The white-tailed deer has a complex and developed stomach that they can eat poisonous plants. A white-tailed deer will eat acorns and oak leaves, which have very amounts of tannin.

When the oak is still young, the deer will only consume small amounts. White-tailed deer have a stomach capable of processing these types of foods without any harm.

The white-tailed deer is a ruminant, which means they have a stomach with four chambers. Each chamber has its specific function to aid in digestion.

The deer can eat different kinds of food and digest them all gradually, making the most out of the plant material it consumes.

American Wood Bison

The American wood bison is another large mammal that is strictly an herbivore. Although it was initially believed this animal grazes exclusively on grasses and sedges, it feeds on many other edible plants. 

Wood Bison
Wood Bison

The bison moves from place to place while grazing. Their routine involves grazing for two-hour periods, resting, and then chewing the cud.

Bison prefer to feed more in the morning and evenings. During the day, they spend time resting and chewing the cud.

The staples in the diet of a bison include willows, aspens, blackberry, ash, and mistletoe. They can also consume ferns, lichens, mosses, mushrooms, and acorns.

The bison will choose plants depending on which ones have the highest concentration of energy or proteins that it requires.

Wood Bison
Wood Bison

This huge mammal usually has an easier time looking for food in the winter season than most other mammals.

This is because the bison has a massive head that they use to disperse snow and look for food. Although the bison tends to eat the same plant species throughout the year, in winter, this may change. 

If you would like more information on bison, I have written a complete guide here.

Caribou

The caribou mainly feeds on lichen. The lichen they eat is referred to as caribou moss. The moss is a significant component of their diet and gives this mammal an advantage over its counterparts, especially during the harsh conditions. 

Woodland caribou

Other staples in the caribou’s diet include sedges, birch, leaves, grasses, mosses, leaves, and twigs. They particularly like to eat leaves or shoots from birch and willow trees.

The caribou is a ruminant and has a four-chambered stomach. For this reason, they spend time chewing the cud. The caribou consumes large quantities of vegetation, which helps them gain enough weight to take them through the harsh winter conditions.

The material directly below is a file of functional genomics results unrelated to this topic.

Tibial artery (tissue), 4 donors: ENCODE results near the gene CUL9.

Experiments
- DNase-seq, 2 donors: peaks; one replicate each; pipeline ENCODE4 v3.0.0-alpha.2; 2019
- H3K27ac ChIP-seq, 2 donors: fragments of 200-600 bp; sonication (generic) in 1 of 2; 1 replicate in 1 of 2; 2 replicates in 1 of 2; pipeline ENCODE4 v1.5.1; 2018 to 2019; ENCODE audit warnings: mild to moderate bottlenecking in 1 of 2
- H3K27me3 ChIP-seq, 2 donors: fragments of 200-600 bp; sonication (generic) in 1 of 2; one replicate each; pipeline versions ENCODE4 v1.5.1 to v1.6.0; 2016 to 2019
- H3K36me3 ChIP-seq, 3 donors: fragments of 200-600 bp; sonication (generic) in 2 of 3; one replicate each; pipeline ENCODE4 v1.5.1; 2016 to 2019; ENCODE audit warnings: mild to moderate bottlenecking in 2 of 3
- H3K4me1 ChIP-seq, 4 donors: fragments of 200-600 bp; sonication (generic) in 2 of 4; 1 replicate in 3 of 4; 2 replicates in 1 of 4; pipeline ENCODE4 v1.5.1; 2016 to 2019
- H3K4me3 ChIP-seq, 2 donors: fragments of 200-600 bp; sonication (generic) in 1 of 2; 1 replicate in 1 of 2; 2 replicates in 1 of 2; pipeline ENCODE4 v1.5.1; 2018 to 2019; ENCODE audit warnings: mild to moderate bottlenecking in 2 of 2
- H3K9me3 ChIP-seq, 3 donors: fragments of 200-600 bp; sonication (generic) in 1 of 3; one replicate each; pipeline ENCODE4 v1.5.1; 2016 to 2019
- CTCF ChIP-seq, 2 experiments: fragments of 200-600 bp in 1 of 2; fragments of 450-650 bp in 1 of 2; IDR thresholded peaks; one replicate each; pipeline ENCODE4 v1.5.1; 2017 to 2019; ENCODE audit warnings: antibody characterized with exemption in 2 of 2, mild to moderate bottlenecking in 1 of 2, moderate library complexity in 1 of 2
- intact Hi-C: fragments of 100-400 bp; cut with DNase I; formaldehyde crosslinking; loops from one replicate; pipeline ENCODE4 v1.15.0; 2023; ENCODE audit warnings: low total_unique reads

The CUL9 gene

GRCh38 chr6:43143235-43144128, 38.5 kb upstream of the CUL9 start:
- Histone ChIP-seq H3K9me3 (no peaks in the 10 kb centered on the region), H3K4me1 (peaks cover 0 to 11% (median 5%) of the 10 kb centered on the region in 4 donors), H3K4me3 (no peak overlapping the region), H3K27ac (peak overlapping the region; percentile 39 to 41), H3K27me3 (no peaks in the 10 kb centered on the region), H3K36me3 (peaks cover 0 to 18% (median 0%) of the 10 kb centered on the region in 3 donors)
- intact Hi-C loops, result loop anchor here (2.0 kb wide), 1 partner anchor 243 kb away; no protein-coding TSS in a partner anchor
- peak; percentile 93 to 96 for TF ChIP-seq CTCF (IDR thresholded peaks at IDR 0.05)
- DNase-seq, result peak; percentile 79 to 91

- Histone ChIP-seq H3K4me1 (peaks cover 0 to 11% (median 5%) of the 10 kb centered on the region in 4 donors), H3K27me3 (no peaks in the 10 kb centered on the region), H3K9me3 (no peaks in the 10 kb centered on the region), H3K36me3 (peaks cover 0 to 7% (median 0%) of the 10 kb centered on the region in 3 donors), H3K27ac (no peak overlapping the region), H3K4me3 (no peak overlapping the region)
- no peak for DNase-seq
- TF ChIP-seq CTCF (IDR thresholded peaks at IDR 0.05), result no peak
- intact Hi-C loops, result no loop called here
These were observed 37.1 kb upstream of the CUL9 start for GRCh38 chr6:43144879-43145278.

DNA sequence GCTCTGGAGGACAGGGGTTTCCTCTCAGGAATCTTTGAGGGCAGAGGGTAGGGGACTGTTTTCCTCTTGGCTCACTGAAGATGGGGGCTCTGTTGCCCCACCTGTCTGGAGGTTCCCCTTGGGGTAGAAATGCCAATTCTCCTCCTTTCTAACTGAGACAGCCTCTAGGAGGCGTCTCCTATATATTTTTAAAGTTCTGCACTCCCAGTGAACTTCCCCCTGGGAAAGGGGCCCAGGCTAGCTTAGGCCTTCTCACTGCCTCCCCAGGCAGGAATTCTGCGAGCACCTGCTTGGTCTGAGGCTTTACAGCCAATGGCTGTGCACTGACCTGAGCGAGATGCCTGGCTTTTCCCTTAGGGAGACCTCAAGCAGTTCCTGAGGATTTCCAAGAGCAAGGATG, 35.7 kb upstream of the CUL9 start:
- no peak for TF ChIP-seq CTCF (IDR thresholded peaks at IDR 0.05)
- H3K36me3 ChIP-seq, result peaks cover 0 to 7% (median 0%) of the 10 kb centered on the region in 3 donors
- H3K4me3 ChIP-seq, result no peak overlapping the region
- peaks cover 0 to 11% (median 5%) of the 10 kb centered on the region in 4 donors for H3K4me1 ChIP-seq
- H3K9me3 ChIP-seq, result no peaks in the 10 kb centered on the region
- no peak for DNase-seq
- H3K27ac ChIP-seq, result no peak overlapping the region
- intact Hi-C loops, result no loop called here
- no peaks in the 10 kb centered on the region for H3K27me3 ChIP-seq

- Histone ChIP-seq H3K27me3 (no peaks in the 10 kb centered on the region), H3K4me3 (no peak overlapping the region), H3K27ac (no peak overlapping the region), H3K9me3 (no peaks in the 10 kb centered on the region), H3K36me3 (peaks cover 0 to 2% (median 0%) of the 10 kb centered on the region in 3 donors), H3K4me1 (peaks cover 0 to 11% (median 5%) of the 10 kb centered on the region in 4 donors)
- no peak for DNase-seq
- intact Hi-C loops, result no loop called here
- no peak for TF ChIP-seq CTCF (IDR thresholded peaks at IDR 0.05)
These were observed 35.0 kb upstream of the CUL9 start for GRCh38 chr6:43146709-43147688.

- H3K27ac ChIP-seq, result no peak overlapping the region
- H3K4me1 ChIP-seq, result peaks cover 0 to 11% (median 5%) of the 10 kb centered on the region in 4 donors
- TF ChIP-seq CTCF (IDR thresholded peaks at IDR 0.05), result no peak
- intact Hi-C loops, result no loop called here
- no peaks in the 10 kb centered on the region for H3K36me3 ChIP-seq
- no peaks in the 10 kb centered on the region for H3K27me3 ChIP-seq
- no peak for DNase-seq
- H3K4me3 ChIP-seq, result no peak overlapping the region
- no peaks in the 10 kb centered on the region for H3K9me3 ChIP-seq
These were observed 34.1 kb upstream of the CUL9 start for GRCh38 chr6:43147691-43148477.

During winter, caribous feed a lot on lichen because it is abundant and readily available.

As well as having a ruminant stomach, the caribou has another useful and unique adaptation. Caribou have the enzyme lichenase in their bodies. This enzyme enables them to digest the rough lichens and release energy and glucose quickly. 

Caribou
A caribou wanders across the Tundra in Canada’s far north.

West Indian Manatee

The West Indian manatee is a marine mammal that feeds exclusively on aquatic vegetation. This makes it a herbivore. It consumes submerged, emergent, shoreline, and floating vegetation.

The West Indian manatee has a diverse diet and is known to feed on over sixty species of plants. Some of the aquatic plants in its diet include shoal grass, water hyacinth, turtle grass, algae, manatee grass, hydrilla, cordgrass, and eelgrass.

The West Indian manatee spends about 5 hours grazing on various marine vegetation. Manatees consume large amounts of food, going up to 150 pounds in a single day.

This marine mammal has well-developed flippers that they can use when digging up plants.  

Manatees have a divided, flexible upper lip to graze on and manipulate leaves from plants. They also have a ridged pad on the roof of the mouth to aid in breaking vegetation into small pieces.

Manatee

This manatee does not have a ruminant stomach. Instead, they have a hindgut fermenter that works to digest and extract nutrients from their plant-based diet.

The hindgut also helps to digest cellulose, which is found in high levels of the manatee’s diet.

For 101 facts on manatees I have written this article.

Mountain Goat